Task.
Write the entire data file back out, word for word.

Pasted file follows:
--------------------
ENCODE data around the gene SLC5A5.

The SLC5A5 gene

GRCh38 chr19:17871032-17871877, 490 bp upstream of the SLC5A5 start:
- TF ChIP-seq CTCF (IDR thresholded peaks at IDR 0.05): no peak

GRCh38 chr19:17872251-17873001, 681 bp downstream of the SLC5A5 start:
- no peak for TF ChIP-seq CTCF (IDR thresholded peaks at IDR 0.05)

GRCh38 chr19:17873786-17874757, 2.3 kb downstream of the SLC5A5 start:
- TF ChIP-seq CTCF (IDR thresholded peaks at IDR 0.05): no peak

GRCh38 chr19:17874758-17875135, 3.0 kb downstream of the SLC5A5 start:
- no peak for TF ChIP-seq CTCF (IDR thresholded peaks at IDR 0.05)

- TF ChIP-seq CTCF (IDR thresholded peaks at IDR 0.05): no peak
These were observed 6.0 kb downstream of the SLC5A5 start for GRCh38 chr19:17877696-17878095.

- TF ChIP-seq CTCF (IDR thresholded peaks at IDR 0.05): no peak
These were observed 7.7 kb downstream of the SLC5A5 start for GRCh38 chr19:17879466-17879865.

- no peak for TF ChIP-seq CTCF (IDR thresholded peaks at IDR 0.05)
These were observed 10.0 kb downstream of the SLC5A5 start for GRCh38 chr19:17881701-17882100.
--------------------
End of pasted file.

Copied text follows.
ENCODE data around the gene SLC5A5.

The SLC5A5 gene

GRCh38 chr19:17871032-17871877, 490 bp upstream of the SLC5A5 start:
- TF ChIP-seq CTCF (IDR thresholded peaks at IDR 0.05): no peak

GRCh38 chr19:17872251-17873001, 681 bp downstream of the SLC5A5 start:
- no peak for TF ChIP-seq CTCF (IDR thresholded peaks at IDR 0.05)

GRCh38 chr19:17873786-17874757, 2.3 kb downstream of the SLC5A5 start:
- TF ChIP-seq CTCF (IDR thresholded peaks at IDR 0.05): no peak

GRCh38 chr19:17874758-17875135, 3.0 kb downstream of the SLC5A5 start:
- no peak for TF ChIP-seq CTCF (IDR thresholded peaks at IDR 0.05)

- TF ChIP-seq CTCF (IDR thresholded peaks at IDR 0.05): no peak
These were observed 6.0 kb downstream of the SLC5A5 start for GRCh38 chr19:17877696-17878095.

- TF ChIP-seq CTCF (IDR thresholded peaks at IDR 0.05): no peak
These were observed 7.7 kb downstream of the SLC5A5 start for GRCh38 chr19:17879466-17879865.

- no peak for TF ChIP-seq CTCF (IDR thresholded peaks at IDR 0.05)
These were observed 10.0 kb downstream of the SLC5A5 start for GRCh38 chr19:17881701-17882100.